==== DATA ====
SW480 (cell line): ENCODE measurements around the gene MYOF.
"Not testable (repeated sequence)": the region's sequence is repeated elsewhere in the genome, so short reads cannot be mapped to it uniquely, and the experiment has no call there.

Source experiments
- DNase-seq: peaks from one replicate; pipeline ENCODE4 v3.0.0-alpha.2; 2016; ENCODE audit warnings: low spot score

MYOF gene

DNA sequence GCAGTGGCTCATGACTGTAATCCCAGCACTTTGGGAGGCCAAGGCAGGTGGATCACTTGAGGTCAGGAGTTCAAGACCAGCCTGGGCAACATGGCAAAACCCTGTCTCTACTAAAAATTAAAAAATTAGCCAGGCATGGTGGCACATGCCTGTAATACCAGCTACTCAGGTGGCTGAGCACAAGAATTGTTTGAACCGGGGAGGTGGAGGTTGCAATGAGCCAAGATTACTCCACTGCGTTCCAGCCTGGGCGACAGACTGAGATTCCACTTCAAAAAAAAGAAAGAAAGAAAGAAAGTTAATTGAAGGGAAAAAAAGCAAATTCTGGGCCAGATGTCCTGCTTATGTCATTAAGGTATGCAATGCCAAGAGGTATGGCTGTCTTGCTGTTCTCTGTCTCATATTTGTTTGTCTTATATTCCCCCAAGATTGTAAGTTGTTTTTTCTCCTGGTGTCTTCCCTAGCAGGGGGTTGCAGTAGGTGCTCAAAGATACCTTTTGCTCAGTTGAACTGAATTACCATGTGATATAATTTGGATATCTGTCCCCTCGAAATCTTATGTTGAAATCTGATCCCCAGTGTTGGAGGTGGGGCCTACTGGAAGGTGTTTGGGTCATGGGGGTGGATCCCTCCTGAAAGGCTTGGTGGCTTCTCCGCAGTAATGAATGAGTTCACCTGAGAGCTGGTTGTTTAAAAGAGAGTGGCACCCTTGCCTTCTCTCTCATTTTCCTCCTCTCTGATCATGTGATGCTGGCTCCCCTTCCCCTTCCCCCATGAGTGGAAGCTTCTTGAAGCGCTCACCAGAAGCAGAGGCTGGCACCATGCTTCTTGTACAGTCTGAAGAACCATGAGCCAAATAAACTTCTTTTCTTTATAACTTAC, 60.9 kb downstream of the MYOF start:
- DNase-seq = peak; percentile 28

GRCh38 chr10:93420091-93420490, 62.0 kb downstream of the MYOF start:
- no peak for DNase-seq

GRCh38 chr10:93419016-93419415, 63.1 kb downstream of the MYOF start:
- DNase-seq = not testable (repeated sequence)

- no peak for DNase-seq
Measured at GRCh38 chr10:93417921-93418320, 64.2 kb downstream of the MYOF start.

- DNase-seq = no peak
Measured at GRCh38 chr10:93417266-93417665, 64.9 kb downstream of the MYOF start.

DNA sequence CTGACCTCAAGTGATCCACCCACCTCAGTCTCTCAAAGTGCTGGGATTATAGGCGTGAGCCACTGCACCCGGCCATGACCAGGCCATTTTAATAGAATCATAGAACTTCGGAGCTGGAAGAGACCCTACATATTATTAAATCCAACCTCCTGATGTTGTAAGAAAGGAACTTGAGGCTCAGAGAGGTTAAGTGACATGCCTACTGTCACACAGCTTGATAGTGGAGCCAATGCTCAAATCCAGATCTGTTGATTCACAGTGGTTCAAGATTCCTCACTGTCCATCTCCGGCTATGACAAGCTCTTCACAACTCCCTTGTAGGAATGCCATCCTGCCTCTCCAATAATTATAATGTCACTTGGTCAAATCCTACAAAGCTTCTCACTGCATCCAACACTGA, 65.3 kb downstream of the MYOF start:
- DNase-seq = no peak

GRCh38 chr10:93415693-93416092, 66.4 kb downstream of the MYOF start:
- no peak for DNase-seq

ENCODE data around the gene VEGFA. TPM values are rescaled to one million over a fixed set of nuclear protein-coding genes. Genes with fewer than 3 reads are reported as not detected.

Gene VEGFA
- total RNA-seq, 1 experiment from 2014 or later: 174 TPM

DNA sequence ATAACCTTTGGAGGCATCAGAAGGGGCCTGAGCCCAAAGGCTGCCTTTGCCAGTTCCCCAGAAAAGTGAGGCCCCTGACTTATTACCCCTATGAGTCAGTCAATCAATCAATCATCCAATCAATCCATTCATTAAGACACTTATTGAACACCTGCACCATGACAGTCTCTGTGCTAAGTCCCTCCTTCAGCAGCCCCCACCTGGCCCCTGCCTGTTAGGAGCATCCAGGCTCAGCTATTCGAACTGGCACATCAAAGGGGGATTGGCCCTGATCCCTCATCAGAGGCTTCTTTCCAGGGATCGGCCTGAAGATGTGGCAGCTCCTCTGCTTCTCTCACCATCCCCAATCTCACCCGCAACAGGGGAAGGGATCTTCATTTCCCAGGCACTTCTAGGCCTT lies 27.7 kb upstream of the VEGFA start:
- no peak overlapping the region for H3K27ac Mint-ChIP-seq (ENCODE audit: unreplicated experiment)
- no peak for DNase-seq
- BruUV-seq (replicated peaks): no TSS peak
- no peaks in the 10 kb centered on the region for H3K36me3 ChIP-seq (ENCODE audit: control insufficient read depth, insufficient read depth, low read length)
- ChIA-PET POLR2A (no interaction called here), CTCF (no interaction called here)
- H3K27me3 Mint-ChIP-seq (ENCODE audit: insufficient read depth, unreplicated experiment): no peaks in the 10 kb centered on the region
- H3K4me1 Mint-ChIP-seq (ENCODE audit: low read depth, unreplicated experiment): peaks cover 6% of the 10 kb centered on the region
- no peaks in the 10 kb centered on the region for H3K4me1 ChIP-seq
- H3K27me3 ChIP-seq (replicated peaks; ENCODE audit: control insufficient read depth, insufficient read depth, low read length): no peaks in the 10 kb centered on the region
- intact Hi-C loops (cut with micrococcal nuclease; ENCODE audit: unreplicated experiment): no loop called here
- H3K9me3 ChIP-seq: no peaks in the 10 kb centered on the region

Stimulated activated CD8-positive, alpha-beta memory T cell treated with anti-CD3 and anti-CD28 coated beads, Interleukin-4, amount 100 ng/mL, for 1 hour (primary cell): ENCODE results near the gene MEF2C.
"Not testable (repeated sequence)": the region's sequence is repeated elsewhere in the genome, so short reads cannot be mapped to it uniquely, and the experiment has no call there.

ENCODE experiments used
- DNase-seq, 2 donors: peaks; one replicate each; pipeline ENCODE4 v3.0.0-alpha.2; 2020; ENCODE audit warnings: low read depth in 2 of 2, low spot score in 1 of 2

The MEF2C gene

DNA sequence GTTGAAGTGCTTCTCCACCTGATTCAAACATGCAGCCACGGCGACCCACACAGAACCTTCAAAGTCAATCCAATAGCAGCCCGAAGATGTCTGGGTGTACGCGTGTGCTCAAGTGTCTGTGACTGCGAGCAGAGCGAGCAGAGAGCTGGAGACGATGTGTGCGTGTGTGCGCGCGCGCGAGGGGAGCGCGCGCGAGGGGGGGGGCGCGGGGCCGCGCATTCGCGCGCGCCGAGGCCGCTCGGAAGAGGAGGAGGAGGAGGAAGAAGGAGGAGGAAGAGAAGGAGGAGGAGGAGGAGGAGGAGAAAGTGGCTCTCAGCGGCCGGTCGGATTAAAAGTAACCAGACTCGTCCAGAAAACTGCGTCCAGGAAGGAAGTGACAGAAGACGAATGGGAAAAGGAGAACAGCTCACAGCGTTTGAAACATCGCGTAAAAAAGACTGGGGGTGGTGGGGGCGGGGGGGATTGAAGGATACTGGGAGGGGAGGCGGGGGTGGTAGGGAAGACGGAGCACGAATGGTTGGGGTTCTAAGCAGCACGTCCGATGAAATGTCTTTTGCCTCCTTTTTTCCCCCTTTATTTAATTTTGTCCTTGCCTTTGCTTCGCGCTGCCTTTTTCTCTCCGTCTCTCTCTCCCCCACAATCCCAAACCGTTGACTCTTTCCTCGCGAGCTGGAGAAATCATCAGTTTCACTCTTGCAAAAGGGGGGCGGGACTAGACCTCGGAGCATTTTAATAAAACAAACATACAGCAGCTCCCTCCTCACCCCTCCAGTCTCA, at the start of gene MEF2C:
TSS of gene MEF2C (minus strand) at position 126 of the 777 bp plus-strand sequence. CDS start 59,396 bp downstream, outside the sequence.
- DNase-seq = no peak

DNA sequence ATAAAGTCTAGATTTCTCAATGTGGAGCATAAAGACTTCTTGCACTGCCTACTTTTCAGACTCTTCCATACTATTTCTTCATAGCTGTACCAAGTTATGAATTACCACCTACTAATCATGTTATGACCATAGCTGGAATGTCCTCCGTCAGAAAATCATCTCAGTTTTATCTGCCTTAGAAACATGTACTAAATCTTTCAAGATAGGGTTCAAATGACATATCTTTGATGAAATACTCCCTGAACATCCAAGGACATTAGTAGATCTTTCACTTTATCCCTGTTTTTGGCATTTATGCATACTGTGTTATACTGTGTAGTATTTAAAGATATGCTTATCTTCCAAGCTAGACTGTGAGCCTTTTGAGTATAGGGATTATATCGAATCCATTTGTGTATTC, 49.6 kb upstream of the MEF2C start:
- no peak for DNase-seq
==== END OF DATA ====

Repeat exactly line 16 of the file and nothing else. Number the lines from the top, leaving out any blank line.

DNA sequence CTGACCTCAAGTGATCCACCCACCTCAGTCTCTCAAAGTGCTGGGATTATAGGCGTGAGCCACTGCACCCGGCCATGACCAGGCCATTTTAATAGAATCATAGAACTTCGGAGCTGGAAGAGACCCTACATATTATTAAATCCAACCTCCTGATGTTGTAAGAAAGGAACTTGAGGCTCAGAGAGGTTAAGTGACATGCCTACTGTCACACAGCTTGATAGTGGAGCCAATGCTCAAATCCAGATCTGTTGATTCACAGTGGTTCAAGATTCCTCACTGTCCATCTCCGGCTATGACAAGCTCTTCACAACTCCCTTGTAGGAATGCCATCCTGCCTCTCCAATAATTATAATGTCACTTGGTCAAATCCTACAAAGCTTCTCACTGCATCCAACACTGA, 65.3 kb downstream of the MYOF start: